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Kent State Psychology Professor Awarded for Neuropsychological Effects of Obesity and Heart Disease ResearchPosted Aug. 13, 2012 | Jessica Smeltz
Associate Professor John Gunstad, Ph.D., faculty member in Kent State's Department of Psychology, recently received an Outstanding Research and Scholar Award for his work on neuropsychological effects of obesity and heart disease.
John Gunstad, Ph.D., faculty member in the Department of Psychology at Kent State University since 2005, recently received an Outstanding Research and Scholar Award for his work on neuropsychological effects of obesity and heart disease.
The Outstanding Research and Scholar Awards recognize outstanding faculty members for their notable scholarly contributions that have brought acknowledgement to their fields of study and to Kent State.
Gunstad’s work and research as a clinical neuropsychologist focuses on the way our brains allow us to think, feel and behave in our everyday lives. His research allows him to understand how conditions like heart disease and obesity can also damage the human brain, affect memory and perhaps lead to Alzheimer’s disease.
Gunstad says his research was inspired by the work he completed with patients facing various medical problems.
“They would often have trouble learning information that was important to taking care of themselves,” Gunstad explains. “Seeing those troubles encouraged me to try to find solutions.”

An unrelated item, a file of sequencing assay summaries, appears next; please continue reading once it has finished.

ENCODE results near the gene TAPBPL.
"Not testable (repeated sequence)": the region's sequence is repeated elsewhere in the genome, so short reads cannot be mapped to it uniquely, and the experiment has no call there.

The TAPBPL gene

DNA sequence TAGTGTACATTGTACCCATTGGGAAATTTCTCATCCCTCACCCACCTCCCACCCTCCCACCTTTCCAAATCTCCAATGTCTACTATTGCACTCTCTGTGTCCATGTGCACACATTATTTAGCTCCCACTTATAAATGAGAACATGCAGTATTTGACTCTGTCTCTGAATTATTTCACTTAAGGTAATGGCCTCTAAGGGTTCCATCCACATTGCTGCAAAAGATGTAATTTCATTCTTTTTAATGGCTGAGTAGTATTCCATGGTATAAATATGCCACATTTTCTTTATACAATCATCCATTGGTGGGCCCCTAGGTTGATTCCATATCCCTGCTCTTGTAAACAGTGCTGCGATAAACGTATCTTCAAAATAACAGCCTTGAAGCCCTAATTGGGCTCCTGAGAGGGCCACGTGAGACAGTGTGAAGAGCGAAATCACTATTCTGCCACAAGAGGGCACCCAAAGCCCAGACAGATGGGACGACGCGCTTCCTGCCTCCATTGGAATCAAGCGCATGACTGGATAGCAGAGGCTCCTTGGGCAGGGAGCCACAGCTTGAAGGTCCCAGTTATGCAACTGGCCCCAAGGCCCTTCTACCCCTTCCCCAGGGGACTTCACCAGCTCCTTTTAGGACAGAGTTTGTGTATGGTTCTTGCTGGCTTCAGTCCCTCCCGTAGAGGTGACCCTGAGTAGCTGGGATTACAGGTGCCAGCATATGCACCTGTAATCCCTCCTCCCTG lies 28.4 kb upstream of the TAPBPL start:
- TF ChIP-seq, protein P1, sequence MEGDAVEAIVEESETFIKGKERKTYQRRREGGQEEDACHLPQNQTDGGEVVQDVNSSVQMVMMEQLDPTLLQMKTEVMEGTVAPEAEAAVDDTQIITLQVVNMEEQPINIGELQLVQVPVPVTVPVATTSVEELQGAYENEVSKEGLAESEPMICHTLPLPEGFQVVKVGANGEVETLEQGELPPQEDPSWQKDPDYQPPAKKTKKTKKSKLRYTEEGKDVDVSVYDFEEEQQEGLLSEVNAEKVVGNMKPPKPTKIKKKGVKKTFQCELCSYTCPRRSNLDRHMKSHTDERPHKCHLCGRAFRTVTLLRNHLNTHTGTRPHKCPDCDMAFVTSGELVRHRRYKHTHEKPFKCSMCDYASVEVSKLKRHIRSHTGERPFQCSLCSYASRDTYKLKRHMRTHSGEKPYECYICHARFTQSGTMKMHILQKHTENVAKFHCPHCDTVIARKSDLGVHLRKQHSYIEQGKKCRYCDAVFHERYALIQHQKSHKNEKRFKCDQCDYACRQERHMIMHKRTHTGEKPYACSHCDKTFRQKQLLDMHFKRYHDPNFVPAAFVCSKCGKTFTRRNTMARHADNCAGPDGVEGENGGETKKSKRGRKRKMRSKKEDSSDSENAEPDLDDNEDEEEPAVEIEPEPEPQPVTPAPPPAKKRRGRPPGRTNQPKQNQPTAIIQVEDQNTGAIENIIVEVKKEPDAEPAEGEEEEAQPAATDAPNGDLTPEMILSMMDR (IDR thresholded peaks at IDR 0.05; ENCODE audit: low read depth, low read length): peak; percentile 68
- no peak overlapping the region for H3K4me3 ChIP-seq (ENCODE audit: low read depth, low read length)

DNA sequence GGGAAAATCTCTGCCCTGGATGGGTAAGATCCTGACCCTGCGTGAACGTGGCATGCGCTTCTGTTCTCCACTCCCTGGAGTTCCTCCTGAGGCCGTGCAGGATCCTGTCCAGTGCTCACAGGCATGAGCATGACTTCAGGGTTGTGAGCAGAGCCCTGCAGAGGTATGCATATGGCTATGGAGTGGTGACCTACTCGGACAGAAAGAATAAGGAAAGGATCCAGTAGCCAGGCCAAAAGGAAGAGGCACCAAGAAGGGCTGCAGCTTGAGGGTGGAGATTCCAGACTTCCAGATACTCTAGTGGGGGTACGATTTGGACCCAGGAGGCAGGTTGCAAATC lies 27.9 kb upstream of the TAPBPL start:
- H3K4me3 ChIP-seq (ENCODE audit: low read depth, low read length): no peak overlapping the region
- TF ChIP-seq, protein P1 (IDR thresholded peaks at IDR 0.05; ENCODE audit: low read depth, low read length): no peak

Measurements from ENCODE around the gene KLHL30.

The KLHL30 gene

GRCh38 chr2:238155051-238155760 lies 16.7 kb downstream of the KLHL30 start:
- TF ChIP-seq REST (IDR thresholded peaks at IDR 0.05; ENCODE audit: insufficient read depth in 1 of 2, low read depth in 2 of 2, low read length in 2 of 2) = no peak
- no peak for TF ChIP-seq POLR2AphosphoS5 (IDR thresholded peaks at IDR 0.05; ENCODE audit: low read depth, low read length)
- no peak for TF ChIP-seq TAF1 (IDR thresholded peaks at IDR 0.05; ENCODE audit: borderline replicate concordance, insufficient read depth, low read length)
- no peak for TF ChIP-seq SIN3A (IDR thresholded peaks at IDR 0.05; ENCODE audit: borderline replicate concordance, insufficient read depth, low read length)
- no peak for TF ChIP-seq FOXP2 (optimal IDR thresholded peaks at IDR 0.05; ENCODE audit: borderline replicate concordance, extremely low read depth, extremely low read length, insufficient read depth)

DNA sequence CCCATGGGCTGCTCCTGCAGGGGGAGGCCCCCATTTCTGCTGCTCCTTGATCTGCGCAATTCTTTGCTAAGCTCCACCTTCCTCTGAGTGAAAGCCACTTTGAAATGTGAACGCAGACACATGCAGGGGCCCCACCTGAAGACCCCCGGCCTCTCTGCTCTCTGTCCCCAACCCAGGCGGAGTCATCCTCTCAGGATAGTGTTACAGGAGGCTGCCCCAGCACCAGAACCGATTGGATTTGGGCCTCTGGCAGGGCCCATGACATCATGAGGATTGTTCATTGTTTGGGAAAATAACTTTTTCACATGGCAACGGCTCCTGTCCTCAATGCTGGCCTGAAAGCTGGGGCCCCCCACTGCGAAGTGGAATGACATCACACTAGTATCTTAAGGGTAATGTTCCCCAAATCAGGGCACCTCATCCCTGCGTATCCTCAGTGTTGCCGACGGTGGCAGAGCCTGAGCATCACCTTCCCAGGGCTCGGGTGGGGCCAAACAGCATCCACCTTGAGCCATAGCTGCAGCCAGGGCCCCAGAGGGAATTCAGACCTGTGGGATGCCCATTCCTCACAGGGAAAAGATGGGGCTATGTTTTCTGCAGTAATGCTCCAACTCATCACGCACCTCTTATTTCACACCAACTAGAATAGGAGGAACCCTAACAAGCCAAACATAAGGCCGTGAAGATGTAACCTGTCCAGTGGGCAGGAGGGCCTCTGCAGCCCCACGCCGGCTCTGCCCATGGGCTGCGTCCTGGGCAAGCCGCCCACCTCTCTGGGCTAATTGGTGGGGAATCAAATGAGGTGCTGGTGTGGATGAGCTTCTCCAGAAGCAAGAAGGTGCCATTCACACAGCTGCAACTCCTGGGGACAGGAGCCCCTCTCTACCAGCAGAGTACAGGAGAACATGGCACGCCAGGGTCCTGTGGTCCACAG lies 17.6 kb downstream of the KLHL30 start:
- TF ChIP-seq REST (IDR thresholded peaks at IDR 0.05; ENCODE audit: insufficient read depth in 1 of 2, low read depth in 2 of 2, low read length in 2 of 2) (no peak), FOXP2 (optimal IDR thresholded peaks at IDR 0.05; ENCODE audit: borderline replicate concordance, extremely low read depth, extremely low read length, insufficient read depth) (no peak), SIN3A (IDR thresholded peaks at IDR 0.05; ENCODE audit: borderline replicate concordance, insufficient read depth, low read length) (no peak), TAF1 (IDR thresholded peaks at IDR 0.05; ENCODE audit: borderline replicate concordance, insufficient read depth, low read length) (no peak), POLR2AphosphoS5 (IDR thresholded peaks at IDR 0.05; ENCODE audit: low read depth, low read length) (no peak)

Gunstad is a principal investigator on several active National Institutes of Health grants totaling nearly $8 million. He has presented at more than 140 conferences and has authored more than 100 journal articles, and has been quoted on national media such as ABC, CBS, USA Today and more. In 2011, he was awarded the International Neuropsychological Society Early Career Research Award.
“John is a pleasure to work with, very hands-on, extremely competent and bright. He can answer any question and advise on any research issue,” says Joel Hughes, associate professor of psychology, who worked with Gunstad on cognitive function in heart failure. “His work is vital and important to Kent State because he has gone to the center of scientific and public health problems and started answering important questions.”
Currently, Gunstad is researching the effects of weight loss on memory and other thinking skills over time. Since previous studies have proved that excess weight leads to poor outcomes to brain functions, he hopes to find that people who lose weight will show brain healing of the damage that has been done.
For more information about neuropsychology and the research that Gunstad does, visit the Department of Psychology’s website at www.kent.edu/cas/psychology or Gunstad’s online lab at www.kentneuropsychology.com.